Speaking publicly for the first time in four months, Julian Assange addressed the Cambridge Union on Tuesday. Members waited for hours in a queue around the building; many did not make it inside and watched it on screens elsewhere in the Union.
For legal reasons, the boundaries of Assange’s talk were clearly defined before he began. He would talk only of the leaked cables and not sexual assault allegations.
He barely acknowledged the rapturous applause and seemed drained by his experiences. He began by drawing on Orwell:
“He who controls the present controls the past. He who controls the past controls the future.”
This was the first of a number of lofty allusions which peppered Assange’s rhetoric. He referred to the radical publishers stifled by the licensing system of the 1640s; and Soviet attempts to alter encyclopaedia entries. He described his theme as “the privatisation of censorship”.
His speech focused on political events surrounding the publication of Wikileaks cables. He quoted figures revealed in the Iraq War logs and the Tunisian cables about Ben Ali. Assange praised the online resurrection of Al Akbhar, an Arabic newspaper which had published several Wikileaks cables. It was subjected to Denial of Service attacks and banned by the Tunisian government. Assange described a period where visitors to the newspaper’s website were redirected to a Saudi “sex site”. The publication returned to the internet earlier in the day.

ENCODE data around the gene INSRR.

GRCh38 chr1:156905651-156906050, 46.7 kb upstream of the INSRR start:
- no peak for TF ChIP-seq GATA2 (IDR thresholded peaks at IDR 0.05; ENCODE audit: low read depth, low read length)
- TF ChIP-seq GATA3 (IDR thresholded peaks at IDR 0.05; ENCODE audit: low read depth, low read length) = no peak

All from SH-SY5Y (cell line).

He claimed Wikileaks prevented Joe Biden from maintaining that Mubarak was not a dictator and was critical of America’s relations with the Middle East. He was disparaging about Hillary Clinton’s comments on the role of the internet. Whilst he acknowledged that Twitter and Facebook had played a part in the uprisings, he said that Al Jazeera had been far more influential.
The Egyptian revolutionaries’ handbook explicitly and repeatedly warned against using Facebook and Twitter, he said, following a brutal lesson when previous revolution attempts used these media. He claimed that officials used Facebook to “round up all the principal participants” who “were then beaten, interrogated and incarcerated”. He used this to support his opinion that the internet is “the greatest spying machine the world has ever seen.”
Answering questions following the speech, he said he recognised the importance of the rule of law, but said that there were certain situations where he believed citizens must break the law. The most contentious question concerned the detention of Private Bradley Manning. The Cambridge Union’s president intervened as this did not fall within the strict remit of the talk, but Assange answered anyway.
He explained that Wikileaks operated a technological system whereby sources were unknown, as “the best way to keep a secret is not to have it in the first place”. He expressed his sadness at Manning’s plight and accepted that Wikileaks would have some responsibility if he actually had been a source. He claimed that Manning was arrested following revelations to Wired magazine.
Originally published on the Index on Censorship Free Speech blog on the 16th March 2011: http://blog.indexoncensorship.org/2011/03/16/assange-breaks-his-silence-at-cambridge-union/